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God is not “too busy”, and our questions, requests, and praises are not “too small” to get His attention. God is gracious. God is available. God is accessible. And God’s opened door is so much more than an entry to someone’s hallway or front room or kitchen. God opens the doors to His very throne room! He invites us to “Enter His gates with thanksgiving and His courts with praise”! (Psalm 100) He invites us to the wedding feast of the Lamb (Revelations), and to everlasting life (John 3:16).

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Jesus also “knocks” at the door of our hearts, asking to “come in.” (Revelation 3:20) What does He find? Are we “away from home”– so busy chasing after foolish things that we don’t even inhabit our own hearts? Are we ignoring Him, hoping He’ll go away? Are we telling Him to come back another time, or coming up with excuses why we don’t need to speak with Him? Do we try to chase Him away with our anger or bitterness? Or do we open the door, invite Him in, and offer Him a seat?

Jesus urged His listeners on the Mount to Ask, Seek, and Knock. And then, He challenged them to “do to others what you would have them do to you.” How are we treating those who “knock” at our door? Those who need a friend, or a listening ear? Those who need to hear the truth, and the hope that is in us? Trust me– how we answer that “knock” at our door will leave an impression. It will testify to our true nature.

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God doesn’t just hear us knocking, He opens the door and gives us all we need for life and godliness (2 Peter 1:3). What are we giving to those who knock on our door?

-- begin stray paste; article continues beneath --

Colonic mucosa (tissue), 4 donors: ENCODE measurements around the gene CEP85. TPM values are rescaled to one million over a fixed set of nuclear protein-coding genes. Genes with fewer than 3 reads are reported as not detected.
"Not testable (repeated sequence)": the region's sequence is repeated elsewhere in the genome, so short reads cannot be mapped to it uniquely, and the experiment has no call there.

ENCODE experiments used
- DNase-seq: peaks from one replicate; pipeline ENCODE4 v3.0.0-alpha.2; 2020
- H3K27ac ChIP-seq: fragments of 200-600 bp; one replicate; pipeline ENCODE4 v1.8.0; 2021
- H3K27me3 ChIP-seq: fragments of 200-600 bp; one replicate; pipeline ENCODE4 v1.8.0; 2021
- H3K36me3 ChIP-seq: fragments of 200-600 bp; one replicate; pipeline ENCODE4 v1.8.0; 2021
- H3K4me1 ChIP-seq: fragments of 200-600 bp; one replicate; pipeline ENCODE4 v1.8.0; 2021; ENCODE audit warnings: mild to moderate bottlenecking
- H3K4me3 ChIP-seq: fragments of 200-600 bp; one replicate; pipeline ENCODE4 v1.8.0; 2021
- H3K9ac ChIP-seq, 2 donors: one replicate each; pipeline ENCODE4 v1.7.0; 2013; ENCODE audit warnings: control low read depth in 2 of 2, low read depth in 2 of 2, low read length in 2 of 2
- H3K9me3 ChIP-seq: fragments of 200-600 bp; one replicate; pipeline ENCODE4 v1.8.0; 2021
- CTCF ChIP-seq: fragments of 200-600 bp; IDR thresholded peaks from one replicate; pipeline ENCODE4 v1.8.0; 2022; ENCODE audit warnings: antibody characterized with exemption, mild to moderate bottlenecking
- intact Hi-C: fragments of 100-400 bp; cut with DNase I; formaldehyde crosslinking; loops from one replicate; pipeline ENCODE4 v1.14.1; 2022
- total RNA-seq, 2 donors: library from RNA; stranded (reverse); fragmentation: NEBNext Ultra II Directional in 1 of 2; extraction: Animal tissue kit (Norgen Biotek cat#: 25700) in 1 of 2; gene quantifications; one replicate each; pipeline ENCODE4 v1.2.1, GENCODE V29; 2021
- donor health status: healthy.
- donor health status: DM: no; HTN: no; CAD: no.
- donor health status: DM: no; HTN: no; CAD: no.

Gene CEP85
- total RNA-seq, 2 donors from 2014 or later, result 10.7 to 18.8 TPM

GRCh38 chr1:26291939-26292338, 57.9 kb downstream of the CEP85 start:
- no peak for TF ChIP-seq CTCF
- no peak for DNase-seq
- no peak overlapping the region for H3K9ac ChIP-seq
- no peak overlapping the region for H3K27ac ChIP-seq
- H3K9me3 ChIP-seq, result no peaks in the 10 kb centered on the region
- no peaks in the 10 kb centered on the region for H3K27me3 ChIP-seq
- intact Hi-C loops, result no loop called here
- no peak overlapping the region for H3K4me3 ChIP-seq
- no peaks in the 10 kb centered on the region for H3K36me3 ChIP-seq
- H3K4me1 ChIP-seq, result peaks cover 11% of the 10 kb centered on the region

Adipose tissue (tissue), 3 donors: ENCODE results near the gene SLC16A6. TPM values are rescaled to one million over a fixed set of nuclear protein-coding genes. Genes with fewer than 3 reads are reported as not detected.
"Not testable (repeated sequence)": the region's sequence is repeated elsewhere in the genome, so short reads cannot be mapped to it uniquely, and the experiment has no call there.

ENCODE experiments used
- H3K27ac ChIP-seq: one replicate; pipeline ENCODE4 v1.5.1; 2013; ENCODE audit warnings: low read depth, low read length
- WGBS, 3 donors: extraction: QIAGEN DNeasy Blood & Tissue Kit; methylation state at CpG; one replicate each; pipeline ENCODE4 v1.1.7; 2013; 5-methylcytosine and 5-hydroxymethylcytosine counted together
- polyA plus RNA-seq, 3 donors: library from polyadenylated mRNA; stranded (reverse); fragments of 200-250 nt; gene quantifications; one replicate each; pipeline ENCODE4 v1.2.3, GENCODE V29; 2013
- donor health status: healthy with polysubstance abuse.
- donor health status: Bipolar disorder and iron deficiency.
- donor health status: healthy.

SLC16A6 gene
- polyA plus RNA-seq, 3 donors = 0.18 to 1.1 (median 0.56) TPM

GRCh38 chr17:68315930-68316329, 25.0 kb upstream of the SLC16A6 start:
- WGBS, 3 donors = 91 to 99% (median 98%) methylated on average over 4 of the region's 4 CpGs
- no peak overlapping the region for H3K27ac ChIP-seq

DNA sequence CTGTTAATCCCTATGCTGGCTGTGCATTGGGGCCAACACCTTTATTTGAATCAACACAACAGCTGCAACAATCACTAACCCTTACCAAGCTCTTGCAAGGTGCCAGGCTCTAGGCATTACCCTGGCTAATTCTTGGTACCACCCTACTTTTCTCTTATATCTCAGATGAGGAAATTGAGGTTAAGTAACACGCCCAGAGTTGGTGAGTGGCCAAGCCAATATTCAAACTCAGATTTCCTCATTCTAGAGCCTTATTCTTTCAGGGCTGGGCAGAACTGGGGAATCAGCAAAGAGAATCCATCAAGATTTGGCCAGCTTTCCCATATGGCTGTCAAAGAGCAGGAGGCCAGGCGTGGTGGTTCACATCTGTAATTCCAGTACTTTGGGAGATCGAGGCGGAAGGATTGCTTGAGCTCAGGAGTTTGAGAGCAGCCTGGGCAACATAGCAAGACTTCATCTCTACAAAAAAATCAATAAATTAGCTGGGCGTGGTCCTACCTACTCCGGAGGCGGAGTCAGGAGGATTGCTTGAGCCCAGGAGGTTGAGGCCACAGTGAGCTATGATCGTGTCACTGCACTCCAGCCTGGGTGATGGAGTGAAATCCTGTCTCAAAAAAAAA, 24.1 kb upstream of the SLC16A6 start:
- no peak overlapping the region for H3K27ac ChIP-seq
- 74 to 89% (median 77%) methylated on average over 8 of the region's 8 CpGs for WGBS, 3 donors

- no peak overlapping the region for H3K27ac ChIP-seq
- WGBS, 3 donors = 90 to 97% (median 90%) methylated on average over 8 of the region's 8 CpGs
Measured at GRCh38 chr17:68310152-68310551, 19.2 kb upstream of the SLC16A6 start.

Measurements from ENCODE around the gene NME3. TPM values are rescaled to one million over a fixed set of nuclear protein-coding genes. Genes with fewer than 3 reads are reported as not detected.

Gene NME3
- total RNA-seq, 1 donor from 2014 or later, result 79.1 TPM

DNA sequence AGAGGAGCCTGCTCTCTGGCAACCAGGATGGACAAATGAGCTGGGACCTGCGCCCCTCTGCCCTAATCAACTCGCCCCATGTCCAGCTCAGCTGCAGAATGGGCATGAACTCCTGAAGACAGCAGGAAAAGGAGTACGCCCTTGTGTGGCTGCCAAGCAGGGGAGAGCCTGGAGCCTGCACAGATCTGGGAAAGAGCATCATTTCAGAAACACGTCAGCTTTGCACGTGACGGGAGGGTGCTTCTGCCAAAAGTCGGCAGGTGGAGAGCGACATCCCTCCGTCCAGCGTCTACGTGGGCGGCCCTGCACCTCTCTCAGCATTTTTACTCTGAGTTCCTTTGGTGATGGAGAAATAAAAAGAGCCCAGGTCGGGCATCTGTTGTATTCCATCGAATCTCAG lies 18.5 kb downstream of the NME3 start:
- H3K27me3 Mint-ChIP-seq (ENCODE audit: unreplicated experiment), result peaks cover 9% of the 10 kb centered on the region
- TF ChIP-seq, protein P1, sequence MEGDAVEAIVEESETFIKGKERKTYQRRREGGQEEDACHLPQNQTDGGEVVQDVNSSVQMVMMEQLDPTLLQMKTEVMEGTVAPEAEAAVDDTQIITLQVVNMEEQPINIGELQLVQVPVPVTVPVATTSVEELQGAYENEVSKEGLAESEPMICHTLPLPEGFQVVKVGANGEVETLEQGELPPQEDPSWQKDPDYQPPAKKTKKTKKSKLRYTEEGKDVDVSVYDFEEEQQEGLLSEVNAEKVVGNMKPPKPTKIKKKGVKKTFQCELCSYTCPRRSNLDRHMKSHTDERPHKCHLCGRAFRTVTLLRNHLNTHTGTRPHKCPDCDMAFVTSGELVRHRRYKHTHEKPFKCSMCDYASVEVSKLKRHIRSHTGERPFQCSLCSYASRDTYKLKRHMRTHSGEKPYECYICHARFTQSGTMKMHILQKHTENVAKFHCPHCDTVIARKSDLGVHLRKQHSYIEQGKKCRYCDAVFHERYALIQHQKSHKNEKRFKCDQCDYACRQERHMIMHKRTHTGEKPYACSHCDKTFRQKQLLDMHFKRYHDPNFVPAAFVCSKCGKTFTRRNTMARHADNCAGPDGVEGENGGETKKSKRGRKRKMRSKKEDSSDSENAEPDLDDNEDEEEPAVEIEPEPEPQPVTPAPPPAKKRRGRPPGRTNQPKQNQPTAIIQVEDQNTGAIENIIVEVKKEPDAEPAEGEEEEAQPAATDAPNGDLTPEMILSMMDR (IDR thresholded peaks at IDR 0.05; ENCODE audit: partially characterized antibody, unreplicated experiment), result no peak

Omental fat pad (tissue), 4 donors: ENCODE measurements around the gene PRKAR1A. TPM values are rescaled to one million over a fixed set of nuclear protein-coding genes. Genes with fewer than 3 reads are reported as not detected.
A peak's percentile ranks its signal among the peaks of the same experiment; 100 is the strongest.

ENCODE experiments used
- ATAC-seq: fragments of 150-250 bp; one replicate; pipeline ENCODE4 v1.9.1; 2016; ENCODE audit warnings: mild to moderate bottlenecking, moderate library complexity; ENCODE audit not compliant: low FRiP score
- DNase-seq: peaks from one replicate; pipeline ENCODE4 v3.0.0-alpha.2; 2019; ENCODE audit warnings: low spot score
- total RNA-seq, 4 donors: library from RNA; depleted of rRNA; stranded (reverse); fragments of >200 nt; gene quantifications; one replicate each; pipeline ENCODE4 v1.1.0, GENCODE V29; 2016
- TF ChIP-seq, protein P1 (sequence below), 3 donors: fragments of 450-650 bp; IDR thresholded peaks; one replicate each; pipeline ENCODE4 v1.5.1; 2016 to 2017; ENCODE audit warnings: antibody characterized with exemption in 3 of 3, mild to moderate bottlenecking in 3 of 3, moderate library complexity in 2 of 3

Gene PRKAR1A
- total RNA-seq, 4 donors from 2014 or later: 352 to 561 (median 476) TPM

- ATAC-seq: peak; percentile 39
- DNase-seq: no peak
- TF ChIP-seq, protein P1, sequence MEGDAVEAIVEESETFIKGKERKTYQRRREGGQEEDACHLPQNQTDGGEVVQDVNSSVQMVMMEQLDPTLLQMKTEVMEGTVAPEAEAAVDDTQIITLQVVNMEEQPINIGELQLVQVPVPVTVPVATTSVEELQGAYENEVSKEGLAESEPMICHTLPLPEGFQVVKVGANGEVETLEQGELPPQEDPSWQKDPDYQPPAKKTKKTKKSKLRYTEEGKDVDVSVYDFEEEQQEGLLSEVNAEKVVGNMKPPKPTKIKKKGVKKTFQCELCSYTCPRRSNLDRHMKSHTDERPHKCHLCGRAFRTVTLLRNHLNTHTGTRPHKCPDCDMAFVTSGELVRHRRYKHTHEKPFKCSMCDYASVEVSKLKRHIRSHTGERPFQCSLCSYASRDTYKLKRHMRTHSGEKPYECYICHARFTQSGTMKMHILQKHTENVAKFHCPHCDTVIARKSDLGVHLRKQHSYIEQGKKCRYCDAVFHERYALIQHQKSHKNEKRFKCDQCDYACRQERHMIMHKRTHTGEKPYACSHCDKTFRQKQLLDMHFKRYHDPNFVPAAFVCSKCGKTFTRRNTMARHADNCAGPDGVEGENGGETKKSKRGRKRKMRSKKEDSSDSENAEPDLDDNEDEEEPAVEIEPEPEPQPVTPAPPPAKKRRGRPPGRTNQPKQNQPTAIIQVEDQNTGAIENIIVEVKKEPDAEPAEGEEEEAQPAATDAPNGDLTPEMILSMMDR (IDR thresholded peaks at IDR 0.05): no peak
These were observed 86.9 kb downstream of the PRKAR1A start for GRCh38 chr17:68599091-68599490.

I Stand At the Door and Knock

I was being pestered by telemarketers the other day, and it struck me that God is the exact opposite of a telemarketer. Telemarketers call, generally when it is inconvenient, to sell you a product you did not know you even wanted! They may ask polite questions, but their goal is not to help you– rather, their goal is to sell you their product. They may have your name from a list (they usually slaughter the pronunciation of mine) , but more often than not, they simply call your number at random. They’ve never met you, nor do they intend to develop a long-term relationship with you. They are not interested in your family, your background, or your most pressing needs.

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God is not a telemarketer. He isn’t trying to “sell” you anything. He cares deeply and personally about who you are, and what you need. He knows you– even better than you know yourself! And He says, “Behold, I stand at the door, and knock: if any man hear my voice, and open the door, I will come in to him, and will sup with him, and he with me.” (Revelation 3:20) He doesn’t say that He will make an appointment to come to your door at His convenience. He doesn’t say that He will pound on your door and insist that you answer. He doesn’t say that He is there to make you a “limited-time offer you won’t want to miss…” The image in Revelation is that of a close friend who is always as close as your doorstep and waiting to fellowship with you.

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The wonder of prayer is just that– God is ALWAYS, ALWAYS available and ready to listen, comfort, protect, encourage, forgive, advise, and just “BE” present. He invites Himself, but waits for our response to His gentle knock. He doesn’t walk away in disgust when we pretend we’re not at home. He doesn’t break in to our house, or peer through the window or blow up our voice mail box with frenzied messages.